An Indonesian consulate official accepted a petition submitted by the umbrella groups, but other consulate officials were seen filming the protests, witnesses said.
The group also mailed 4,000 signed protest letters to the Indonesian government. Last month, several such protests were held outside the Indonesian consulate.
Indonesia postpones planned raise in telephone tariffs
Fri 04 Sep 98 - 04:39 GMT
JAKARTA, Sept 4 (AFP) - Indonesian authorities will postpone a raise in telephone tariffs planned for October in light of the crippling economic crisis currently facing the nation, a report said Friday.
"We think that it is inappropriate to raise the tariff again because Telkom has raised it twice this year," Director General of Post and Telecommunications Sasmito Dirjo was quoted as saying by the Jakarta Post.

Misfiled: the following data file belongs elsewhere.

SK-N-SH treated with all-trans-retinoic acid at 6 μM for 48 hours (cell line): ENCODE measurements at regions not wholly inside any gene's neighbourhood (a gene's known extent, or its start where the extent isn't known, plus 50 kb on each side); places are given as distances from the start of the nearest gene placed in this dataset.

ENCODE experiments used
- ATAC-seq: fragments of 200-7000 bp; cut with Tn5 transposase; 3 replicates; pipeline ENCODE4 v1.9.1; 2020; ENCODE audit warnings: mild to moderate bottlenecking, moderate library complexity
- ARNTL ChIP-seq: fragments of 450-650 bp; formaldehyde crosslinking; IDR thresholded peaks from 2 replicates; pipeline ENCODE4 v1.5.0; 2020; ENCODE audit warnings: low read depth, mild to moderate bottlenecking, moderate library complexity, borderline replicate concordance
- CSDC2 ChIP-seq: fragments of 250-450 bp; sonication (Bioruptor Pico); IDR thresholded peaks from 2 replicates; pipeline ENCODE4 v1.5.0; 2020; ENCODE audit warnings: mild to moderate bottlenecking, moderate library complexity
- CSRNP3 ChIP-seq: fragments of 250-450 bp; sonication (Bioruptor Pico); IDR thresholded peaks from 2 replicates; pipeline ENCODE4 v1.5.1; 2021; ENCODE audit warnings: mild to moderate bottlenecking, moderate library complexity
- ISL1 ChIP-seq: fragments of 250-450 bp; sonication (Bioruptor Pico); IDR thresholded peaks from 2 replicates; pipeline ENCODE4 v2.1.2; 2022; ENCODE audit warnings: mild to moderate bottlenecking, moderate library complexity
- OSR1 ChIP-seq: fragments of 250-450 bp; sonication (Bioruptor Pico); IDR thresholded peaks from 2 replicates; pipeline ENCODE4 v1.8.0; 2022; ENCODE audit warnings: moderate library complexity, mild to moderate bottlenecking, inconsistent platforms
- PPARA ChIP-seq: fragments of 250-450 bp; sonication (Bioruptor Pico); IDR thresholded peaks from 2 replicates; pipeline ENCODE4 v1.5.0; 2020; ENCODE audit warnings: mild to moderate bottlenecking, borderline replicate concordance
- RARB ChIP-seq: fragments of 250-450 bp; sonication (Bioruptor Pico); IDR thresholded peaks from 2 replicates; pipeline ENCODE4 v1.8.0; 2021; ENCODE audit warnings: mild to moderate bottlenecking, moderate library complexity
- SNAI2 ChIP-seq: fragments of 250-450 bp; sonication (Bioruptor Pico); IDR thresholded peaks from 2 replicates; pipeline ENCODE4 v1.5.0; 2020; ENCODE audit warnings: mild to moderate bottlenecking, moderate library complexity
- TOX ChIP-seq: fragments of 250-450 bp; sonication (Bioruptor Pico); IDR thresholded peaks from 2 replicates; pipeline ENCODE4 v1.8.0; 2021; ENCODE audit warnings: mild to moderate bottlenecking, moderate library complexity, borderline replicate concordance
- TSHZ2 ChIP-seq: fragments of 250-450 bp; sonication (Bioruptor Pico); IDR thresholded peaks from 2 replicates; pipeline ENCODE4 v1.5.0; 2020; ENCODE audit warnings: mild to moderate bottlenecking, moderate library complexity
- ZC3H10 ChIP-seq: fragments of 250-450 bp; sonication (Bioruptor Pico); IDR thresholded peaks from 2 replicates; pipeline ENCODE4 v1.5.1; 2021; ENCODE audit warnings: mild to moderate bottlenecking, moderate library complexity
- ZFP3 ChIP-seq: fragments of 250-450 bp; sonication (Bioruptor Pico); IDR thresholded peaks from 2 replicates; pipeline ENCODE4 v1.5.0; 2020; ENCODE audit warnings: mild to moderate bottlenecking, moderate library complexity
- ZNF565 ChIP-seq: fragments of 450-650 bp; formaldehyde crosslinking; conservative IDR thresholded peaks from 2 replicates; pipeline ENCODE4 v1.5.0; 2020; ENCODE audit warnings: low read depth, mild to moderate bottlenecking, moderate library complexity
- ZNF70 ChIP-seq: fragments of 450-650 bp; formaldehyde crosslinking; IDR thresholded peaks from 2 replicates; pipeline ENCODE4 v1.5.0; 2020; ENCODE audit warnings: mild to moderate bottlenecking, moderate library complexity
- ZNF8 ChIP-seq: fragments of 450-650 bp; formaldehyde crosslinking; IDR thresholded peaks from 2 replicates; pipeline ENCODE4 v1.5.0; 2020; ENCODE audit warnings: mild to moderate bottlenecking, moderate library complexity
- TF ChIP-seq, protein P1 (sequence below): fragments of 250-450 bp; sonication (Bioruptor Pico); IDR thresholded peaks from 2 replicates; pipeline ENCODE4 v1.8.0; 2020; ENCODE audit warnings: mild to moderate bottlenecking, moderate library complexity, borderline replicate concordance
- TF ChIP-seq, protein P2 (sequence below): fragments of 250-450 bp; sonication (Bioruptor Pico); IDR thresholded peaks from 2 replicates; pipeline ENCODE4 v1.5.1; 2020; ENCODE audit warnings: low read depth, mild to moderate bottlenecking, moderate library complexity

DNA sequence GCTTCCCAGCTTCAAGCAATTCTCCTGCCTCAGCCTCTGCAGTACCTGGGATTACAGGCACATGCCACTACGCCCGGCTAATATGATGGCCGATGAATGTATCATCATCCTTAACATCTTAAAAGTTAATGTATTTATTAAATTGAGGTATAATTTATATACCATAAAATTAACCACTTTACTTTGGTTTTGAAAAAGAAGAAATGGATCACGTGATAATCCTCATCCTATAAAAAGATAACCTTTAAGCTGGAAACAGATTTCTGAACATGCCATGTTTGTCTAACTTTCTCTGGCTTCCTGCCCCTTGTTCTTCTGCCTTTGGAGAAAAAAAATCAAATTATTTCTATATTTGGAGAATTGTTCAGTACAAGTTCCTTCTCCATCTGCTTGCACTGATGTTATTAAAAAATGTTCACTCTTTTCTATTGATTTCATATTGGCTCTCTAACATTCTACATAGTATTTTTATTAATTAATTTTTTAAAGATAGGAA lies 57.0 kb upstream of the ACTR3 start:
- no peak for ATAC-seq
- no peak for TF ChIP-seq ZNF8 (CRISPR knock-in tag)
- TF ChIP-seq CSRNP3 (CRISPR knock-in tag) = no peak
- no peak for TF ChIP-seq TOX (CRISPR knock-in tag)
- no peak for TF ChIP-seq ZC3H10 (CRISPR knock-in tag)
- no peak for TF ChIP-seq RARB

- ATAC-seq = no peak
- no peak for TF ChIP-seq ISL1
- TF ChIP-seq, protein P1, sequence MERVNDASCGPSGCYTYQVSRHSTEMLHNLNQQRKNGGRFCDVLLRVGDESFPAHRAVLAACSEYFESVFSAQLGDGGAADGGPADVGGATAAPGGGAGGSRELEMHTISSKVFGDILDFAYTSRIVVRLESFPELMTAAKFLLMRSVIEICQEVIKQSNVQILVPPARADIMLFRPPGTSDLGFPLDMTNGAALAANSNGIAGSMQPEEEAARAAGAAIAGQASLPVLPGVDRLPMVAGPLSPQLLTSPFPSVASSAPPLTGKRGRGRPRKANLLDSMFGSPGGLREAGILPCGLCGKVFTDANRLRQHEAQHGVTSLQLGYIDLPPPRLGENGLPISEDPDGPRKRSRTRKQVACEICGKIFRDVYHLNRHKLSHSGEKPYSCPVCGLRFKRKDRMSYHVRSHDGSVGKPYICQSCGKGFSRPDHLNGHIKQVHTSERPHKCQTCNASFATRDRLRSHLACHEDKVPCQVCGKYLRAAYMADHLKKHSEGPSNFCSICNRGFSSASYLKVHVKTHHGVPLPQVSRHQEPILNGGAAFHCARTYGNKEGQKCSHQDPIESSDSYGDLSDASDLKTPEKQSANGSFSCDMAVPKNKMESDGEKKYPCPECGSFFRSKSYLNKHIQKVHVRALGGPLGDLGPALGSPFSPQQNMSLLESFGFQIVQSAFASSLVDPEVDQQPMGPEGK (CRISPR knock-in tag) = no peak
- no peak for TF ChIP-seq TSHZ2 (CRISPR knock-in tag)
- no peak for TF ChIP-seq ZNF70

The government, through state-owned PT Telkom, hiked local call rates by 8.7 percent in January and by a further 10 percent for houshold suscribers and up to 15 percent for businesses in April.
"We plan to review the tariff in January (of 1999) but this may be postponed again, depending on the (economic) situation," Dirjo said.
In April, the government decided that telephone rates would be reviewed in October in line with inflation and the exchange rate of the rupiah.
The rupiah, which was trading at 2,450 to the dollar in July last year, was at 10,800 to the dollar Friday after reaching up to 17,000 earlier this year.
Inflation in the first eight months of 1998 has already reached 69.12 percent and analysts expect the rate for the whole year to reach above 100 percent.
But Telcom Friday hinted at dissent over the postponement, saying that it needed a tariff rise to keep revenues in line with inflation.
"Frankly speaking, if you look the inflation rate, we need a (tariff) adjustment," the company's investor relations head Setiawan Sulistyono told AFX-ASIA, an AFP-affiliated financial news agency.